Posters first appeared in 1798 with the invention of lithography as printed advertising for products, performances and theaters. But French painter and lithographer Jules Cheret -- the father of the modern poster -- changed poster art forever with his frivolous and vivid posters for theaters, music halls and cabarets. Creator of the famous Moulin Rouge posters, he turned poster advertising into an art form. Whether you collect vintage art posters, classic movie posters or posters of family vacation destinations, your poster collection does not have to stay in the attic or your family's rec room. With a little style and simple but chic display techniques, you can incorporate your cherished posters or collection into your home's decor.
Framing and Mounting
Your poster collection may include replicas of fine art masterpieces, but if they are tacked to the wall with pushpins, they look messy and cheap. Frame and mat posters to give them a sleek, finished look. Pick up inexpensive acrylic poster frames, available in a variety of colors, to complement contemporary decor. Their simple design pairs well with film and music posters. But for fine art or museum posters, select art frames with glass to match your decor and protect your cherished collection. Another option for creating a chic poster display involves mounting your posters. Apply spray adhesive to mount them on foam-core boards trimmed to size. The thickness of the foam-core board adds depth to the poster while leaving the edges clean and frameless.
Create a Gallery
One large poster may carry enough visual impact to stand alone on a wall. But a grouping of posters transforms a living room or a child's bedroom into an art gallery. Before you begin hanging a poster collection, plan the arrangement of the posters. The display must have a unifying element, such as artist, theme, and color scheme or frame style. A series of same-sized posters looks clean and sophisticated when hung at the same height. If the collection includes posters of different sizes, create a layout that visually balances small and large pieces. Sketch the layout on paper, or position the posters on the floor until you are pleased with the arrangement before hanging them on the wall.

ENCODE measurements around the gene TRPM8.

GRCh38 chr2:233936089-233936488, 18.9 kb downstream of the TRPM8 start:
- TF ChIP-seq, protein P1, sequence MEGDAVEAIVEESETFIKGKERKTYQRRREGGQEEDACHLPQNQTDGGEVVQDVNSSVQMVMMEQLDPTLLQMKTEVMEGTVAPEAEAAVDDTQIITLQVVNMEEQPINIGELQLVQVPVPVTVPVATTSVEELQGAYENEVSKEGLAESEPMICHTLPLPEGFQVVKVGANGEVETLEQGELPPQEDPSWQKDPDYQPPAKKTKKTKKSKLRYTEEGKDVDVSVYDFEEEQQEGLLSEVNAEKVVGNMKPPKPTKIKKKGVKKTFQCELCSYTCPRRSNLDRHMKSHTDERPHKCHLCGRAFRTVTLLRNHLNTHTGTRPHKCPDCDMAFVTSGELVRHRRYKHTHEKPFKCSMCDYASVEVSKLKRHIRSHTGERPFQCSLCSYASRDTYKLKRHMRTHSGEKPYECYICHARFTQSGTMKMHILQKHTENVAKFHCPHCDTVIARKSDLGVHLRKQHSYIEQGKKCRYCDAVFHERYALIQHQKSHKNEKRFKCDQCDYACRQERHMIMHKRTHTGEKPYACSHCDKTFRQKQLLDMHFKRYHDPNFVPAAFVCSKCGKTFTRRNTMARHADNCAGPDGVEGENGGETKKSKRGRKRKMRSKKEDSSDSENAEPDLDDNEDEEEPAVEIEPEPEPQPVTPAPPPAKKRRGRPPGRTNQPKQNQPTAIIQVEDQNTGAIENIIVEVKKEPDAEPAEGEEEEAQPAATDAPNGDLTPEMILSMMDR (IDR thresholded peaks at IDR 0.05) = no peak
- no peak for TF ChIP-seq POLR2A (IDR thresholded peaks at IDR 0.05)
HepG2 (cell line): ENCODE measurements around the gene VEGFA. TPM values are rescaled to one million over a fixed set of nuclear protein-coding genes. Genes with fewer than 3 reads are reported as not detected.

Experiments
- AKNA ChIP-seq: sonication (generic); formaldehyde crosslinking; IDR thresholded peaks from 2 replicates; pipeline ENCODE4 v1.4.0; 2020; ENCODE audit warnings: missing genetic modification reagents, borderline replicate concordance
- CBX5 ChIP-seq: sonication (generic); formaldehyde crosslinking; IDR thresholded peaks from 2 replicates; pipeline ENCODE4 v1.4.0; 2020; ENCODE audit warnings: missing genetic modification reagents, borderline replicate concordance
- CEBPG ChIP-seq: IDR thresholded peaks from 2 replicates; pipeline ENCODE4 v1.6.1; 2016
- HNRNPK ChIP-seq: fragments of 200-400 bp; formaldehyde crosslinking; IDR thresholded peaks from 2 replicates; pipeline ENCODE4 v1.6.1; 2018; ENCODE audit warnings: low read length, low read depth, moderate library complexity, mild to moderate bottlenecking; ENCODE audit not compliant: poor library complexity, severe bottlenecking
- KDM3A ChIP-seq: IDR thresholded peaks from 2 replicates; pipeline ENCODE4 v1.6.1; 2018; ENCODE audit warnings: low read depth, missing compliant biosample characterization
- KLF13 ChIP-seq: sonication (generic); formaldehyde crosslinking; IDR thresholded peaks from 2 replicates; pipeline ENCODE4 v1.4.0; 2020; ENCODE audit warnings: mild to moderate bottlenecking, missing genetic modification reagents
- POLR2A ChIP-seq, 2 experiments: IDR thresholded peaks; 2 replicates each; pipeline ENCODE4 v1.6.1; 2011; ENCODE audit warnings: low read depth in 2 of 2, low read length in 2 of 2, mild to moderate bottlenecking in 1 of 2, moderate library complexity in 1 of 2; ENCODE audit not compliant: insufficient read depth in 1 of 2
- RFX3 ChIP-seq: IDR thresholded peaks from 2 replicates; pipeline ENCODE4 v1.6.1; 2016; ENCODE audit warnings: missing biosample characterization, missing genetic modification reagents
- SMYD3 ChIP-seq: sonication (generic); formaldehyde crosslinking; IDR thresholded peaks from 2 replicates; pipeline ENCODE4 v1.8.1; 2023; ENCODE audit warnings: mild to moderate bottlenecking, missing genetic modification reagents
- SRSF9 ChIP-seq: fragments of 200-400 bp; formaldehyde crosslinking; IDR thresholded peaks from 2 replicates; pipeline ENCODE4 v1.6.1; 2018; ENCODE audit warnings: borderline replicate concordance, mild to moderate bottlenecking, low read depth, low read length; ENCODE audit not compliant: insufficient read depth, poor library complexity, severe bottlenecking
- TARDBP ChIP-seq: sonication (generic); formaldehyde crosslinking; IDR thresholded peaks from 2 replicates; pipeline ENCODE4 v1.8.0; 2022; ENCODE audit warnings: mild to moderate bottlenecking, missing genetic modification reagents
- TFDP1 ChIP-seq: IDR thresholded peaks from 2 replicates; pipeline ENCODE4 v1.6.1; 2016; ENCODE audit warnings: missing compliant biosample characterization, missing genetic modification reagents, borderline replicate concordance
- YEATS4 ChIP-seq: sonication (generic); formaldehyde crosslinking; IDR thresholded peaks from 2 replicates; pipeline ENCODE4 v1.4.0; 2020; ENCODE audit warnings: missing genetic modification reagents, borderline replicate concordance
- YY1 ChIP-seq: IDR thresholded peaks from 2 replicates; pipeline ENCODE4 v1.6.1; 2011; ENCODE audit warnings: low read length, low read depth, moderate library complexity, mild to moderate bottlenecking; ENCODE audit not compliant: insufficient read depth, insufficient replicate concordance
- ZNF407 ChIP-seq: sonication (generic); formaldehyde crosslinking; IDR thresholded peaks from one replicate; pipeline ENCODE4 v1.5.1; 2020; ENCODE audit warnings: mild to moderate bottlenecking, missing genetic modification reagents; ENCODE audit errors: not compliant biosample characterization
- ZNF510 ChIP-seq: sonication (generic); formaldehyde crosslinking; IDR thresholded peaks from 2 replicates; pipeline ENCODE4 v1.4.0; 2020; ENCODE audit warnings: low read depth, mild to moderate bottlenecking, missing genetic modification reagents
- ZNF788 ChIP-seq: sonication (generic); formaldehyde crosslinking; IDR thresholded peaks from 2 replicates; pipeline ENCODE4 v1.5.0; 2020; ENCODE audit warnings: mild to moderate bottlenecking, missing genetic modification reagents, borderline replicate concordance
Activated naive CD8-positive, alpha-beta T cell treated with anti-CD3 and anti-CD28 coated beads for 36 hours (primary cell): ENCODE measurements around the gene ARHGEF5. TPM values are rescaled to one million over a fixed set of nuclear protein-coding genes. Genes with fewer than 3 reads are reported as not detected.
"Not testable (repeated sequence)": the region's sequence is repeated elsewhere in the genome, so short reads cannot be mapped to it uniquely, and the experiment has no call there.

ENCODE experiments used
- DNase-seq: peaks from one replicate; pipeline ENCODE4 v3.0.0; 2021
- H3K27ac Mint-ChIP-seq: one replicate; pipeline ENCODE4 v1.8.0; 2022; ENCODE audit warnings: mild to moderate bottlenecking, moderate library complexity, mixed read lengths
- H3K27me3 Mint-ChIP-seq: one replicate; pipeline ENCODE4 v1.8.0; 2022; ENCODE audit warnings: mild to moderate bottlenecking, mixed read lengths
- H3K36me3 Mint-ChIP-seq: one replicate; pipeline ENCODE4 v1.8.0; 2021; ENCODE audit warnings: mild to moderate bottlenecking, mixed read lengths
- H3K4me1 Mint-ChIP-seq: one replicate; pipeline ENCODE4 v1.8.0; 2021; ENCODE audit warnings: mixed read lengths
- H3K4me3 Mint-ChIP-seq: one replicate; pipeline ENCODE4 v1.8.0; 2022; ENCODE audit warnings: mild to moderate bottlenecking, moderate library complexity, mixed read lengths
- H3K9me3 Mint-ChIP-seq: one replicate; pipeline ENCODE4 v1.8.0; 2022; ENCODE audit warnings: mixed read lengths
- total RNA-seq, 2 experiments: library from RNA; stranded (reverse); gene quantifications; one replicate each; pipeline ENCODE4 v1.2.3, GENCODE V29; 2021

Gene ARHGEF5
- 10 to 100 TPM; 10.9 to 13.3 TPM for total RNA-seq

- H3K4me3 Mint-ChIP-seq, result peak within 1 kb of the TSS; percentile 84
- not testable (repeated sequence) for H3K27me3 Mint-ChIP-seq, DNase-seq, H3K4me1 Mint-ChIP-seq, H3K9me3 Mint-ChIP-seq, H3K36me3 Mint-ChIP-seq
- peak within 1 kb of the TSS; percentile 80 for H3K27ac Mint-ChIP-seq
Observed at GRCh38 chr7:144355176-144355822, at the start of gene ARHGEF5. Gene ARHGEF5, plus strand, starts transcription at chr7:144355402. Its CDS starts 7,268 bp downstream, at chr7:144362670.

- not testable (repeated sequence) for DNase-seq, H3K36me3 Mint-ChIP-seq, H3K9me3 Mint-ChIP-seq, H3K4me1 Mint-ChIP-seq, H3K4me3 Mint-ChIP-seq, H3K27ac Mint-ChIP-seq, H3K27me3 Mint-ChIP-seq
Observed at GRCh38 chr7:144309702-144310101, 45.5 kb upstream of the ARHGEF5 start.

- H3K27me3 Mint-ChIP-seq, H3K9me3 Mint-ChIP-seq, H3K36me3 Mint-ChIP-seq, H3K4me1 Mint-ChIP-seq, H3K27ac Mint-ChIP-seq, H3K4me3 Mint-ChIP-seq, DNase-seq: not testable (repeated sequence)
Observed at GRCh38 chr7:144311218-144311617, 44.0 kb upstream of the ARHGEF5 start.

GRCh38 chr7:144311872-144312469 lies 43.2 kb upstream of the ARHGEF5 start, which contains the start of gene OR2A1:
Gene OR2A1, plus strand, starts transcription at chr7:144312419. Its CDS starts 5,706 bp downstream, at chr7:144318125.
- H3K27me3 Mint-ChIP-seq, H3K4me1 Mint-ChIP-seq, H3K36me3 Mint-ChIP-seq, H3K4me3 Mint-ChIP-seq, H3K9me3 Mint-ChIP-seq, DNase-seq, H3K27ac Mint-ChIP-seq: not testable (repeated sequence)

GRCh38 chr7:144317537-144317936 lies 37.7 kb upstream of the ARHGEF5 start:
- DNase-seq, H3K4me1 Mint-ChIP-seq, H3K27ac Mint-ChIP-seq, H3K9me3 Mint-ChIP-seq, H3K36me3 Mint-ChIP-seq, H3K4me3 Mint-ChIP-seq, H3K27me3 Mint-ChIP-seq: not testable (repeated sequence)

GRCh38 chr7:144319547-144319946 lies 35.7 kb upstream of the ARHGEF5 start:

Make a Mural
An oversized poster of a landscape, city skyline or piece of architecture makes a dramatic mural in a family room or foyer. Begin with a clean and smooth painted wall. Position the poster on the wall and mark guidelines for the corners lightly with pencil. Carefully cover the back of the poster with decoupage medium. With the pencil marks as a guide, position the poster on the wall and use a dry cloth to gently smooth away any bubbles, working from the inside to the outer edges. When the decoupage medium is completely dry, paint over the poster and the background wall with several coats of matte polyurethane.
Posters make low-cost, high-impact wall art, but they can also be displayed on other surfaces and furnishings. Decoupage a poster onto a boring bedroom door or a wooden tabletop in a game room. A tall dresser with drawers provides another creative option for poster display. Choose a poster the same height and width of the dresser front. Remove the hardware from the drawers. Working from top to bottom, measure the drawer fronts and cut corresponding strips from the poster. With the decoupage medium, adhere poster pieces to each drawer front; use a nail punch or dowel to poke holes through the poster for the hardware. When the drawers are dry, coat them with several coats of matte or satin polyurethane. Reattach hardware when the polyurethane is completely dry.